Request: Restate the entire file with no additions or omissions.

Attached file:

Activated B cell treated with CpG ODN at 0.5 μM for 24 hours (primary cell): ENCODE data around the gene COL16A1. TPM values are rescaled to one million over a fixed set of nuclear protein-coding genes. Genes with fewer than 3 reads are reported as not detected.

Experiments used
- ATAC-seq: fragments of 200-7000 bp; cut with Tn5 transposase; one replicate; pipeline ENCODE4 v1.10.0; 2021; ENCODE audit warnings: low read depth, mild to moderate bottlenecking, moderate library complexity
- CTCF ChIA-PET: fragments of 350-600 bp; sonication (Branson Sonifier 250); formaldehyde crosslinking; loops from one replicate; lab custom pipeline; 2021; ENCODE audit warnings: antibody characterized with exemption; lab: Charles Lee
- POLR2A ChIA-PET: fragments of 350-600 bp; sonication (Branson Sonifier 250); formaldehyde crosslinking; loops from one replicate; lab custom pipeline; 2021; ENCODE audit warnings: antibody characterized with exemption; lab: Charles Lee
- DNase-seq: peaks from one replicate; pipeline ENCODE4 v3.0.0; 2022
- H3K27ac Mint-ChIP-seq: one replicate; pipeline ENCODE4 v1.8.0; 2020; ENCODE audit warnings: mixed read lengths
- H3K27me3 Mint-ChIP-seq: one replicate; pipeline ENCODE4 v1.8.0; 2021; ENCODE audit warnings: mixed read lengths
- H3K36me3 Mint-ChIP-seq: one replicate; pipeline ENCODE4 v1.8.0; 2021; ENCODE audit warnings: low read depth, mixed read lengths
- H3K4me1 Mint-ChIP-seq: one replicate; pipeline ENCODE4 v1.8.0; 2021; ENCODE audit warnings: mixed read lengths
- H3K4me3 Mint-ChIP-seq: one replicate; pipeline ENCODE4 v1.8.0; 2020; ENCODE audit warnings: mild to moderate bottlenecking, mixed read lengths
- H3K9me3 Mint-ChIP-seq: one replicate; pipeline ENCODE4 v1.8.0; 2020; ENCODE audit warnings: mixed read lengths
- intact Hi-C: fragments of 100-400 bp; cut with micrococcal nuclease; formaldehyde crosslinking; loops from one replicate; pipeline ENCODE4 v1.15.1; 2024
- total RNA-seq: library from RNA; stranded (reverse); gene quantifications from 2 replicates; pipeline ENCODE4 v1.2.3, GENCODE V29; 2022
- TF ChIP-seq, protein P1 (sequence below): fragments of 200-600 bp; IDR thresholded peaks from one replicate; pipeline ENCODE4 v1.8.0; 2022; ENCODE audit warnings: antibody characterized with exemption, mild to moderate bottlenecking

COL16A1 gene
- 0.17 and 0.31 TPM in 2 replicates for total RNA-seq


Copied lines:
Activated B cell treated with CpG ODN at 0.5 μM for 24 hours (primary cell): ENCODE data around the gene COL16A1. TPM values are rescaled to one million over a fixed set of nuclear protein-coding genes. Genes with fewer than 3 reads are reported as not detected.

Experiments used
- ATAC-seq: fragments of 200-7000 bp; cut with Tn5 transposase; one replicate; pipeline ENCODE4 v1.10.0; 2021; ENCODE audit warnings: low read depth, mild to moderate bottlenecking, moderate library complexity
- CTCF ChIA-PET: fragments of 350-600 bp; sonication (Branson Sonifier 250); formaldehyde crosslinking; loops from one replicate; lab custom pipeline; 2021; ENCODE audit warnings: antibody characterized with exemption; lab: Charles Lee
- POLR2A ChIA-PET: fragments of 350-600 bp; sonication (Branson Sonifier 250); formaldehyde crosslinking; loops from one replicate; lab custom pipeline; 2021; ENCODE audit warnings: antibody characterized with exemption; lab: Charles Lee
- DNase-seq: peaks from one replicate; pipeline ENCODE4 v3.0.0; 2022
- H3K27ac Mint-ChIP-seq: one replicate; pipeline ENCODE4 v1.8.0; 2020; ENCODE audit warnings: mixed read lengths
- H3K27me3 Mint-ChIP-seq: one replicate; pipeline ENCODE4 v1.8.0; 2021; ENCODE audit warnings: mixed read lengths
- H3K36me3 Mint-ChIP-seq: one replicate; pipeline ENCODE4 v1.8.0; 2021; ENCODE audit warnings: low read depth, mixed read lengths
- H3K4me1 Mint-ChIP-seq: one replicate; pipeline ENCODE4 v1.8.0; 2021; ENCODE audit warnings: mixed read lengths
- H3K4me3 Mint-ChIP-seq: one replicate; pipeline ENCODE4 v1.8.0; 2020; ENCODE audit warnings: mild to moderate bottlenecking, mixed read lengths
- H3K9me3 Mint-ChIP-seq: one replicate; pipeline ENCODE4 v1.8.0; 2020; ENCODE audit warnings: mixed read lengths
- intact Hi-C: fragments of 100-400 bp; cut with micrococcal nuclease; formaldehyde crosslinking; loops from one replicate; pipeline ENCODE4 v1.15.1; 2024
- total RNA-seq: library from RNA; stranded (reverse); gene quantifications from 2 replicates; pipeline ENCODE4 v1.2.3, GENCODE V29; 2022
- TF ChIP-seq, protein P1 (sequence below): fragments of 200-600 bp; IDR thresholded peaks from one replicate; pipeline ENCODE4 v1.8.0; 2022; ENCODE audit warnings: antibody characterized with exemption, mild to moderate bottlenecking

COL16A1 gene
- 0.17 and 0.31 TPM in 2 replicates for total RNA-seq